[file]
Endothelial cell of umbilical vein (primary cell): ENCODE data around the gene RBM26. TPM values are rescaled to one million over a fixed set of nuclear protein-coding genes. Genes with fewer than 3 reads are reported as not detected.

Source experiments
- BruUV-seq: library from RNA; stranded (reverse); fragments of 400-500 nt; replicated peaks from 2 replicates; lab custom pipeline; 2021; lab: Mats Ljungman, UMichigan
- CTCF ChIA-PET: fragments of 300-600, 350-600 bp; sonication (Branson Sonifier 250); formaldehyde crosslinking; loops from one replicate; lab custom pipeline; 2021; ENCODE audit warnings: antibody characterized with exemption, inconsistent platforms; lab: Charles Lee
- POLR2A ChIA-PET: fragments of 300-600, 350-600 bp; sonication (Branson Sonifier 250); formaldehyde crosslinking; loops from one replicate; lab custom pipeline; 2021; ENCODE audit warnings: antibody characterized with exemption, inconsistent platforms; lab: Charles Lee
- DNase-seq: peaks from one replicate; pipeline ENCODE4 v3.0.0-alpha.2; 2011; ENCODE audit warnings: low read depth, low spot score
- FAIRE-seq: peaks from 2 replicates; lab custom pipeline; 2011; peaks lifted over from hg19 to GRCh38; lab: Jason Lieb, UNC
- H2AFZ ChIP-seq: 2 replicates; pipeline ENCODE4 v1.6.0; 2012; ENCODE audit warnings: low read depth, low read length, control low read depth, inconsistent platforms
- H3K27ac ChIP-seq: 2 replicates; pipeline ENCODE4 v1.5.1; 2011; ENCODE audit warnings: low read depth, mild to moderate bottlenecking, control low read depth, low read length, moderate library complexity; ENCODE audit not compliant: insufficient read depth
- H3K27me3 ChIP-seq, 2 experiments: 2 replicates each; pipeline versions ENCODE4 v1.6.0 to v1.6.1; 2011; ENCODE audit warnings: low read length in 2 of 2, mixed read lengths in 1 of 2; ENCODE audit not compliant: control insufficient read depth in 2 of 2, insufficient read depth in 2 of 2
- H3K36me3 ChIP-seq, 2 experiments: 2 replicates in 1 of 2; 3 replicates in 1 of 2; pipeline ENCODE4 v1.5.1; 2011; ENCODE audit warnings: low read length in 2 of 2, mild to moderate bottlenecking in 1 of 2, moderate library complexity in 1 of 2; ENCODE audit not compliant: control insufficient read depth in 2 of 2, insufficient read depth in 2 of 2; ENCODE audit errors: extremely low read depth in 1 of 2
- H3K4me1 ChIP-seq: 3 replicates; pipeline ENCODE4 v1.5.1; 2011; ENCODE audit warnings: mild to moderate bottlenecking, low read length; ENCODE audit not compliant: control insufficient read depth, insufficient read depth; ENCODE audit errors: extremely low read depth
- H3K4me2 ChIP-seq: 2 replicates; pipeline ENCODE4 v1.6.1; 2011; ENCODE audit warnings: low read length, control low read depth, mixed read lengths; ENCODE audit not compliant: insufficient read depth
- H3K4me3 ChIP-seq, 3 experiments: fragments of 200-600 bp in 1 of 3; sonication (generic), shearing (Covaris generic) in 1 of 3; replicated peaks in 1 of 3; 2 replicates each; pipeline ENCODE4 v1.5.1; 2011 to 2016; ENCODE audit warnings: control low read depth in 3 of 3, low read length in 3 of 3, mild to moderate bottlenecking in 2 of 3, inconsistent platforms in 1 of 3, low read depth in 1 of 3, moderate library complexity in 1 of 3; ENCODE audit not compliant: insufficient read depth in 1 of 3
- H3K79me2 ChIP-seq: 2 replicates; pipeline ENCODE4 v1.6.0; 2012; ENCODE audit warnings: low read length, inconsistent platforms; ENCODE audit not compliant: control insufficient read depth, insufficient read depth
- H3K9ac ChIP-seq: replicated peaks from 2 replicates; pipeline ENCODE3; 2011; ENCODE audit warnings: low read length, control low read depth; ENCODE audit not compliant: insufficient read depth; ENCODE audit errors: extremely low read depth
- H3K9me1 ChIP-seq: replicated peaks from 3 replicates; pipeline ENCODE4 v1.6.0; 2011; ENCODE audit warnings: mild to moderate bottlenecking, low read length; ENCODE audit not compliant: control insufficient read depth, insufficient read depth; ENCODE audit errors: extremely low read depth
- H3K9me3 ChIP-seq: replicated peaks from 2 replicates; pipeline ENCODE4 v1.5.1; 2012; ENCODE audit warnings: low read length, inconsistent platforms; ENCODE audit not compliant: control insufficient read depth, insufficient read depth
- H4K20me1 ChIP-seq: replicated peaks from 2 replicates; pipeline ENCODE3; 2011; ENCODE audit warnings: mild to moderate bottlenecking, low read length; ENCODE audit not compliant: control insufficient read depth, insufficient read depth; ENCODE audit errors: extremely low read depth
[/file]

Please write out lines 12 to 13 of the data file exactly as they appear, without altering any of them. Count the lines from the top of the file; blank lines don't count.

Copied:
- H3K4me1 ChIP-seq: 3 replicates; pipeline ENCODE4 v1.5.1; 2011; ENCODE audit warnings: mild to moderate bottlenecking, low read length; ENCODE audit not compliant: control insufficient read depth, insufficient read depth; ENCODE audit errors: extremely low read depth
- H3K4me2 ChIP-seq: 2 replicates; pipeline ENCODE4 v1.6.1; 2011; ENCODE audit warnings: low read length, control low read depth, mixed read lengths; ENCODE audit not compliant: insufficient read depth